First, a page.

Another difference between the two crashes: Indonesia Air said pilots on prior flights with the doomed jet had reported mechanical problems. The crew of the Ethiopian 737 hadn't reported any mechanical issues on an earlier flight from Johannesburg, the airline said.
The Lion Air plane lost altitude dozens of times before it crashed as the jet's computers, thinking it was in danger of losing control, continually tried to push down its nose. The pilots countermanded the aircraft's software over and over, pulling it back into climbs, until they failed to do so and it crashed.
The Ethiopian plane's flight track is at least partially similar, said John Cox, who flew earlier versions of the 737 during his career. However, for at least the time that it was tracked by FlightRadar24, it was flying mostly level at a range of 7,700 feet to 8,600 feet altitude.
Many other things could have caused the plane to climb and descend, Cox said. For example, if pilots were handling an unrelated emergency and were planning to return to the airport, they could have deviated from their altitude simply as a result of being distracted by the emergency, he said.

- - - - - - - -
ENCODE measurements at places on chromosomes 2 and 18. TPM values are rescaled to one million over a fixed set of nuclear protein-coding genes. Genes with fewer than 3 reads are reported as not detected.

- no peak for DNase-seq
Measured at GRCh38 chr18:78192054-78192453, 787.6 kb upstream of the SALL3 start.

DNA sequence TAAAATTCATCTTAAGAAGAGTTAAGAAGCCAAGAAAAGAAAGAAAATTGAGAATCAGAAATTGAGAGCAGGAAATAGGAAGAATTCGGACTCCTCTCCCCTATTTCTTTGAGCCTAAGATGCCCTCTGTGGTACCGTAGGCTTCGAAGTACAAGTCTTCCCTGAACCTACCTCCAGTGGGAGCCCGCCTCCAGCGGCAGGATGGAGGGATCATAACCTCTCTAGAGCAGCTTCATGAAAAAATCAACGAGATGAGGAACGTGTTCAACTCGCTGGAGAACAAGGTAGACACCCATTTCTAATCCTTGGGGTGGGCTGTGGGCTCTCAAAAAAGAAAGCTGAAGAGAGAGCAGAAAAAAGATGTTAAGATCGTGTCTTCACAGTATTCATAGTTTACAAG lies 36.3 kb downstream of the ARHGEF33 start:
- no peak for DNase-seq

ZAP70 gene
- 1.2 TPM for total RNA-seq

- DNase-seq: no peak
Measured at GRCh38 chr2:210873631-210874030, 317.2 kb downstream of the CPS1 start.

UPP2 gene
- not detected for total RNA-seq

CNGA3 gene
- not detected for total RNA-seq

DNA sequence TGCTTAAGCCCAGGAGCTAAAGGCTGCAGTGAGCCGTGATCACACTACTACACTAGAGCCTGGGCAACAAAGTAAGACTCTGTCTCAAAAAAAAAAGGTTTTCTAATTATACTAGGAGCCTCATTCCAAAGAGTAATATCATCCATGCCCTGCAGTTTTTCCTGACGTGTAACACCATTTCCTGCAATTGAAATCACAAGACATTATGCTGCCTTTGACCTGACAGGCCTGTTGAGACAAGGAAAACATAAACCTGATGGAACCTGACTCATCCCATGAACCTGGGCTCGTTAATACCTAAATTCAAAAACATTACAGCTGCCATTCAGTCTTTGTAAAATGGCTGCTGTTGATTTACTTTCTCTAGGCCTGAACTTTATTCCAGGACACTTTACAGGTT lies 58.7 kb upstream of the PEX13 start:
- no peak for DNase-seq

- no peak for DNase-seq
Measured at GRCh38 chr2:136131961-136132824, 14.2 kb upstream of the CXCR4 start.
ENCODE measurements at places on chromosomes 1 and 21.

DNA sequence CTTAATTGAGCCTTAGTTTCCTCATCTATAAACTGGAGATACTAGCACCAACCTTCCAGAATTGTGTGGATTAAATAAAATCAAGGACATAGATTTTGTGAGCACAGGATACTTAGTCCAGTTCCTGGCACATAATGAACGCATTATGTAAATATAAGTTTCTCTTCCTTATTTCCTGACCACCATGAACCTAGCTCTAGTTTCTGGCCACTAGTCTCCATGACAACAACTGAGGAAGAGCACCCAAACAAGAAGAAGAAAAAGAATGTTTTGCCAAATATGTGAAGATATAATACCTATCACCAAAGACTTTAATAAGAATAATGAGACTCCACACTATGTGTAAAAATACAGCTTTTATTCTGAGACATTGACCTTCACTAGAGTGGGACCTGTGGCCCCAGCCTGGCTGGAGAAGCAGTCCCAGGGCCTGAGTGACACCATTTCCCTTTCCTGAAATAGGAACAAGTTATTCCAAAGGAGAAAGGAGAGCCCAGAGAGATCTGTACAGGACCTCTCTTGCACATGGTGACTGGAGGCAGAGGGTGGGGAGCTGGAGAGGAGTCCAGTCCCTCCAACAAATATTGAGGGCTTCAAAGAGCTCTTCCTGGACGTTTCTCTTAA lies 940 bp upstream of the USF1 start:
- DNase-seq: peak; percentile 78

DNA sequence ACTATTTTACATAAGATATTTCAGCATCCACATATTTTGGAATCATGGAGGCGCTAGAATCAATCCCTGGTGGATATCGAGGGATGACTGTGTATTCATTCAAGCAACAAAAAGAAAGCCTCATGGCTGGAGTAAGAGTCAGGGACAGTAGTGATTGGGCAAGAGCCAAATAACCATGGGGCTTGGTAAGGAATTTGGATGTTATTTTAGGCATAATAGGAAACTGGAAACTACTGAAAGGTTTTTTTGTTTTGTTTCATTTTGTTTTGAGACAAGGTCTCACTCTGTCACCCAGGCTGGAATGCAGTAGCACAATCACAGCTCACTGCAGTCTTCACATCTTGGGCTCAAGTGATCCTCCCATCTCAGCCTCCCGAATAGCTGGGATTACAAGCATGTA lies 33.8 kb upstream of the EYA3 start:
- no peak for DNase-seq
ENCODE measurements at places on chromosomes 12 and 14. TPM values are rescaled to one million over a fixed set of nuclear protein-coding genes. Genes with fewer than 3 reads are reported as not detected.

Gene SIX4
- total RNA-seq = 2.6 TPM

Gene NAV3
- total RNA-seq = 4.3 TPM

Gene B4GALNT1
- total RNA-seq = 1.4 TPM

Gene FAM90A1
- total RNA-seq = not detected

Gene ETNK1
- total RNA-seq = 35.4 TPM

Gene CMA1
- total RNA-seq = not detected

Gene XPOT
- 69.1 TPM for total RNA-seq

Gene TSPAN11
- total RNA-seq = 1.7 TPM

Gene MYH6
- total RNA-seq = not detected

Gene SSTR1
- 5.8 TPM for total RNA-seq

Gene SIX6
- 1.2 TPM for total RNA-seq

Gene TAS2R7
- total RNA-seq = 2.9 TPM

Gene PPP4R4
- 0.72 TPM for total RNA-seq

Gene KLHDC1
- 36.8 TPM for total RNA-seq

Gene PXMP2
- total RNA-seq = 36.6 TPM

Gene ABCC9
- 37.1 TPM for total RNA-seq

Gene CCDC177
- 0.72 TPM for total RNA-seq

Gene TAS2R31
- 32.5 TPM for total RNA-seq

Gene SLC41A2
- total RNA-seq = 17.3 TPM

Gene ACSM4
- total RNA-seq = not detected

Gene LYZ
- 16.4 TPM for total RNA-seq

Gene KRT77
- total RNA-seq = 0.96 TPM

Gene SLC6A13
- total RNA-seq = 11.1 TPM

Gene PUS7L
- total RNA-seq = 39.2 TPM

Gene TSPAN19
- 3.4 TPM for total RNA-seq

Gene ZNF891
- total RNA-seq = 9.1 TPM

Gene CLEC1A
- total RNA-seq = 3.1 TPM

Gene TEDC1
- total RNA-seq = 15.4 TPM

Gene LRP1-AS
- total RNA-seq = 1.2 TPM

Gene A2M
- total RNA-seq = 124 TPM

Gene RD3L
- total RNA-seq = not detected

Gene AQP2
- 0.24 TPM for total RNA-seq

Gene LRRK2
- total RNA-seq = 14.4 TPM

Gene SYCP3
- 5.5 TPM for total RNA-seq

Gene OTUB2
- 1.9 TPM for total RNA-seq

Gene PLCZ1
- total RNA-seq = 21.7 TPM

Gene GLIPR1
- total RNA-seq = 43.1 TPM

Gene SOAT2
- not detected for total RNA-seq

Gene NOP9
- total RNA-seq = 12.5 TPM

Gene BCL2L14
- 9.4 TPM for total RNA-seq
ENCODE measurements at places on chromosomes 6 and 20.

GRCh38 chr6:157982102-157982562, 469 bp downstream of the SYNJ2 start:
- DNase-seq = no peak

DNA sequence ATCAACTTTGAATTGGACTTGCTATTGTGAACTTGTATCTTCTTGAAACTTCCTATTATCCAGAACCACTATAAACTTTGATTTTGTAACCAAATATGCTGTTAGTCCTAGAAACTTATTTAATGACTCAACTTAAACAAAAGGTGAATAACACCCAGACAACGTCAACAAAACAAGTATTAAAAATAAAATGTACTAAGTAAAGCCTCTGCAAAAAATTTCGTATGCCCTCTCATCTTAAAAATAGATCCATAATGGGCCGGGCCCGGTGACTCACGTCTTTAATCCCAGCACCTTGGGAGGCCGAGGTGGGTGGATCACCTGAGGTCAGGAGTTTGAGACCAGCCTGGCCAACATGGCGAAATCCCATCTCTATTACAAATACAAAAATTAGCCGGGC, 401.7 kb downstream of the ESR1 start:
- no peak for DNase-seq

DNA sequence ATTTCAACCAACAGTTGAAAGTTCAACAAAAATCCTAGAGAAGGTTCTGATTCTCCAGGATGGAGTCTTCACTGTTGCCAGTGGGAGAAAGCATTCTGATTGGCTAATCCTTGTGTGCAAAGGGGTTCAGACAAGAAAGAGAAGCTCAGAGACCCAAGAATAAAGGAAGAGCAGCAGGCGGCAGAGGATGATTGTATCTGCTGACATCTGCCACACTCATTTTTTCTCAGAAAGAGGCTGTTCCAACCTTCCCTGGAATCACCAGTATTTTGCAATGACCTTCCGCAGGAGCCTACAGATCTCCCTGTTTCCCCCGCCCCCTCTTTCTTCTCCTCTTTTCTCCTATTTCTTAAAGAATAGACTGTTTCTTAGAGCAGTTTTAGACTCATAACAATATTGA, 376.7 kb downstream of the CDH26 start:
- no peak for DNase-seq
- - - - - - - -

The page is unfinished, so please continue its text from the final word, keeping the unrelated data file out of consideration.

What's more, Boeing issued a bulletin after the Indonesian accident alerting pilots that the plane might initiate a dive on its own and reminding them that a pair of switches in the cockpit can disable the motor that pushes the nose down.
"All 737 pilots have been made aware of the potential and what would cause it," Cox said.
Other carriers say they are monitoring the latest accident.
"We will closely monitor the investigation via Boeing and the National Transportation Safety Board," American Airlines said in a statement. The carrier flies 24 Max 8 aircraft.
The Boeing single-aisle model, revamped with larger engines, is the latest version of a jetliner that has formed the backbone of global fleets for five decades. Southwest Airlines Co. is the largest customer, with 31 of the 737 Max 8 aircraft in its fleet.
"We have been in contact with Boeing and will continue to stay close to the investigation as it progresses," Southwest Airlines said in a emailed statement. "We remain confident in the safety and airworthiness of our fleet of more than 750 Boeing aircraft."
Southwest and American said last week that they hadn't yet received any information from Boeing about a software update for MCAS on the Max. Both carriers said their planes haven't experienced any problems related to the MCAS issue that investigators have focused on in the Lion Air crash.
Boeing said in a statement it is “deeply saddened to learn of the passing of the passengers and crew on Ethiopian Airlines Flight 302” and will be assisting investigators.